A quick glance at the petrol price cycle information presented on the ACCC’s website (see https://www.accc.gov.au/consumers/petrol-diesel-lpg/petrol-price-cycles#petrol-prices-in-melbourne ) suggests that average petrol prices in Adelaide, Brisbane and Melbourne are likely to turn up shortly as part of the normal operation of the petrol price cycle in each of these cities – with Sydney being the exception as a result of its’ cycle having changed two weeks ago.

Unfortunately, the price cycle changes in these three capital cities appear likely to occur in the week before the 2018 Easter Holiday Break.

And we all know what that means….

Yet again, as service station owners and their employees give up holiday time with their families to ensure that Australian motorists have ready access to fuel during their Easter Holiday break, our industry will likely cop a wave of criticism alleging holiday period petrol price gouging.

While we could respond by saying that the timing of these petrol price cycles could have been readily predicted months ago by simply applying the average capital city cycle durations to the date of the last price peak in each of these cities (as posted for all to see on the ACCC website), such a rational argument will be largely ignored in favour of the more sensationalist allegation about holiday period price ‘gouging’ by fuel retailers.

It is ironic that much of this criticism will come from motoring bodies like the RACQ who seem to have no problem running an accommodation service that freely connects their members to hotels and holiday resorts that advertise and charge substantially higher rates during public holiday periods.

The hypocrisy is breathtaking.

But let’s just skip over the fact that hotel operators, airlines and cafes all seem to lift their rates during holiday periods and look at what happened to petrol prices during the tail of these latest price cycles.

Given the RACQ’s keen interest in Brisbane’s petrol prices of late, let’s focus on Brisbane’s average petrol prices during the past week.

A quick examination of the petrol price information published by the Australian Institute of Petroleum (AIP) for the week ending 18 March 2018 (see https://aip.com.au/sites/default/files/download-files/2018-03/Weekly%20Petrol%20Prices%20Report%20-%2018%20March%202018.pdf) tells us that the average terminal gate price in Brisbane (note this is not the true wholesale price delivered to forecourt but we will work with it for arguments sake) was 122.8 cents per litre (cpl).

When this fuel cost is added to the average weekly retail cost (i.e. rent, wages, electricity, security etc) for a ‘typical’ metropolitan service station of 10cpl, the break-even cost of selling fuel in Brisbane was 132.8cpl. (Note the average cost was derived from evidence provided by ACAPMA to a Victorian Parliamentary Fuel price inquiry see: https://www.parliament.vic.gov.au/images/stories/committees/eejsc/Fuel_Prices_in_Regional_VIC/Submission_32_-_ACAPMA_22092017.pdf)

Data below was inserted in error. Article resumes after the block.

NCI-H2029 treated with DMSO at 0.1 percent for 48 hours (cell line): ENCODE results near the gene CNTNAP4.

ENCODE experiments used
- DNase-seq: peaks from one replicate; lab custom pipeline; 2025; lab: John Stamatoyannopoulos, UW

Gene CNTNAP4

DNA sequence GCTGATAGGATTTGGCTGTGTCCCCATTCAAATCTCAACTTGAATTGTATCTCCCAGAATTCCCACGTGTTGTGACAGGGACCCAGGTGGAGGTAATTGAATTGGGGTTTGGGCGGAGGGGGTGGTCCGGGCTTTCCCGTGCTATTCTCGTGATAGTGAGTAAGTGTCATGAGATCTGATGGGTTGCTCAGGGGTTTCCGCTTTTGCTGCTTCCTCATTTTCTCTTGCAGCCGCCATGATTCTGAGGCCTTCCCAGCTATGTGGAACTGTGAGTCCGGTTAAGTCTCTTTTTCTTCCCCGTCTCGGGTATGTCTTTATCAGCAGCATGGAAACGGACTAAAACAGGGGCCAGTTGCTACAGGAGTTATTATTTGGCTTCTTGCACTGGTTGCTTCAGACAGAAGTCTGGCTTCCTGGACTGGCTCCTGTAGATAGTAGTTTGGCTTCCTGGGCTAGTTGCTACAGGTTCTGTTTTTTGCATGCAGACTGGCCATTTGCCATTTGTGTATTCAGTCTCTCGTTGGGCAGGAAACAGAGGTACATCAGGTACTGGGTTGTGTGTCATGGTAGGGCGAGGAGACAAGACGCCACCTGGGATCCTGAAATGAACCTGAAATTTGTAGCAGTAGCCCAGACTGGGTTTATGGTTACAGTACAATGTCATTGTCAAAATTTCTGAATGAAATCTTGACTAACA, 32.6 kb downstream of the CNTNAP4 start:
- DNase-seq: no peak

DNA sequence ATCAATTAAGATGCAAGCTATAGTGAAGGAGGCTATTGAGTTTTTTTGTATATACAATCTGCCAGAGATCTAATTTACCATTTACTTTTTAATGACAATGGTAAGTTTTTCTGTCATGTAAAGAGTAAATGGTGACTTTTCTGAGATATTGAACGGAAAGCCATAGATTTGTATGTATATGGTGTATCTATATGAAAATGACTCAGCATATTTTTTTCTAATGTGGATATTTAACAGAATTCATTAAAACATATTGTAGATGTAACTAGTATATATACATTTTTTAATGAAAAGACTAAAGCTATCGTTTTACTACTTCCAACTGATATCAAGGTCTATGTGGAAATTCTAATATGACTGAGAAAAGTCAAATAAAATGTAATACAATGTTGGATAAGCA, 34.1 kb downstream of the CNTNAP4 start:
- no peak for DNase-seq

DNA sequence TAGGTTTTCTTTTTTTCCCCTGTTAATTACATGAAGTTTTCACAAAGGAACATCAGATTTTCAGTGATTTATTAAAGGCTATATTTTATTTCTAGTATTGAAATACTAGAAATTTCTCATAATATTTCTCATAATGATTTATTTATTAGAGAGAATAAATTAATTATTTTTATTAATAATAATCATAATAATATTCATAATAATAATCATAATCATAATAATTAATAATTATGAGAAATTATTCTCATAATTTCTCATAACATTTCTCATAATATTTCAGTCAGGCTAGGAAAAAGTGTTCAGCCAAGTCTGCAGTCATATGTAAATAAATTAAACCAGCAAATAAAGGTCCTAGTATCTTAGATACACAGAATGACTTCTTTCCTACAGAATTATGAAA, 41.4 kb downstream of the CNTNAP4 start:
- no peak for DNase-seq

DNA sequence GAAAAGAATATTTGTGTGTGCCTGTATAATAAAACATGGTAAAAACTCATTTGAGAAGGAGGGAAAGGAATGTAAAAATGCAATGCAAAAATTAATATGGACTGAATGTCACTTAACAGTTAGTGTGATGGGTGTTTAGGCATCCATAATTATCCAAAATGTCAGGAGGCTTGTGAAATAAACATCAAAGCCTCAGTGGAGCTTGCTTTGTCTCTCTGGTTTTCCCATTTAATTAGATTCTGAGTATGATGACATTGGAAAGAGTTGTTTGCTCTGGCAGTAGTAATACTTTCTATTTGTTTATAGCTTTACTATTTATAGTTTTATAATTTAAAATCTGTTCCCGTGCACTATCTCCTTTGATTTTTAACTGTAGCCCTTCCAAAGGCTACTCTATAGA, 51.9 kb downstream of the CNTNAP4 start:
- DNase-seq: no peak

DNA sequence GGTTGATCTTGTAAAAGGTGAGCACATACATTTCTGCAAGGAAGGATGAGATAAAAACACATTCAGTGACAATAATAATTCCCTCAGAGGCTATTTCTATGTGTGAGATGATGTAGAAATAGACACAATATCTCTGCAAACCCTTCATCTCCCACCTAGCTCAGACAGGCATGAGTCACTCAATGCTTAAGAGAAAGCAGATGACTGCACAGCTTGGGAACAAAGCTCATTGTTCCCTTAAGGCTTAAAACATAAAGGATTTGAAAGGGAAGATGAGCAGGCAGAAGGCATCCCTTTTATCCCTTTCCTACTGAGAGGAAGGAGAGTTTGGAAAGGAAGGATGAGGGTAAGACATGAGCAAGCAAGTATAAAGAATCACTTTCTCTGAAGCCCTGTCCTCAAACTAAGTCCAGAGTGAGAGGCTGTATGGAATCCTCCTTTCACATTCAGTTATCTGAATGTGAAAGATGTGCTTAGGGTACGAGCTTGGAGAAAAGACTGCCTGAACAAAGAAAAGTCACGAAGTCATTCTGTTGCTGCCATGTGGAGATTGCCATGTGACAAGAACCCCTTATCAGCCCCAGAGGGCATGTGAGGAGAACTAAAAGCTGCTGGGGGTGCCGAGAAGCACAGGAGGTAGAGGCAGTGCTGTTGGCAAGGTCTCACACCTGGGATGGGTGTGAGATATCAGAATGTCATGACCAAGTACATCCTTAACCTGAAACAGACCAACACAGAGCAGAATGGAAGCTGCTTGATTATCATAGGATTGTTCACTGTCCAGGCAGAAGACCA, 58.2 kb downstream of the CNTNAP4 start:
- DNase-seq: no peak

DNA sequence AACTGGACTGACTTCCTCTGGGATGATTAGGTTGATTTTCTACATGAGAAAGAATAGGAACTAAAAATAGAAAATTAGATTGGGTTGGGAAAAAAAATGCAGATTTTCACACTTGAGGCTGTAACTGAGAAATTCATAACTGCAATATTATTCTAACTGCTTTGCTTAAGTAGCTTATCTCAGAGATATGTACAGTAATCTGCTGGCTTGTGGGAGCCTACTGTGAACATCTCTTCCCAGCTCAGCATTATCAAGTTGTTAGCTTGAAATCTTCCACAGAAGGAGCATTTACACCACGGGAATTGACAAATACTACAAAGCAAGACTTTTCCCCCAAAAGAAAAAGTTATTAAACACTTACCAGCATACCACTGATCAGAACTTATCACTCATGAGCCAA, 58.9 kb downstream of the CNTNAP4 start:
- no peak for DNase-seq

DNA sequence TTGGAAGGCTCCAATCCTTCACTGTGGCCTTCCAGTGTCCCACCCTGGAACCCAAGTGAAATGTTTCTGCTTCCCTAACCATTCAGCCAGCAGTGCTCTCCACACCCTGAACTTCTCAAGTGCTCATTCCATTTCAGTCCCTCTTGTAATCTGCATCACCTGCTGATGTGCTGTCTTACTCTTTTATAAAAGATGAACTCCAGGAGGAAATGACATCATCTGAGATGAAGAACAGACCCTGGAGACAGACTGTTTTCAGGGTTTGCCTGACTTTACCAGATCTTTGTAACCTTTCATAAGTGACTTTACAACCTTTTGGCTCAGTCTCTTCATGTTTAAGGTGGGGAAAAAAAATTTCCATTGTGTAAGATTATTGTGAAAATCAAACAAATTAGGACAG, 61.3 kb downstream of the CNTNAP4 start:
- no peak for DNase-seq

Comparing this break-even sale cost of 132.8cpl for Brisbane servos with the average Brisbane petrol price of 127.2cpl during the past week (again using data from the AIP weekly pricing report), we can see that Brisbane fuel retail businesses lost 5.6cpl during the past week as shown in the table below.

Further, the mismatch in the timing of the Brisbane cycle with the Sydney cycle means that average Brisbane petrol prices were 8cpl cheaper than average Sydney prices.

So, let’s take stock for a moment. During the week ending 18 March 2018, Brisbane motorists:

  • Paid 5.6cpl lower than what it actually cost to get petrol to their car’s petrol tank
  • Paid an average 8cpl lower for their petrol than Sydney motorists

Now if we used the same approach as apparently used by the RACQ, we could extrapolate the findings of this one-week snapshot to draw the following conclusions about Brisbane petrol prices:

  • Brisbane motorists pay an estimated $145.60 per year lower than what it costs to actually make fuel available to them.
  • Brisbane motorists pay $200 less per year than Sydney motorists for their fuel and, if we use some of the base data from the ACCC Brisbane petrol study on annual volumes, we can estimate that Brisbane motorists pay $121M less than Sydney motorists for their petrol

Extrapolating the one-week findings as we have done above is, of course, nonsense. But it does demonstrate a point about some of the apparent games being played by organisations like the RACQ in respect of the select use of petrol price data.

It is interesting to note, for example, that the RACQ has made no media mention during the past week about Brisbane petrol prices being lower than Sydney for the past 12 days.

No congratulatory message to the industry. Nothing.

Nor have they commented on the fact that fuel has been retailed below cost across much of Brisbane over the past week.

But, you can bet on the fact that they will likely cry foul next week as the fully predictable petrol price cycle starts to impact on petrol prices in the lead-up to Easter.

Why would you ever let the facts get in the way of a good story?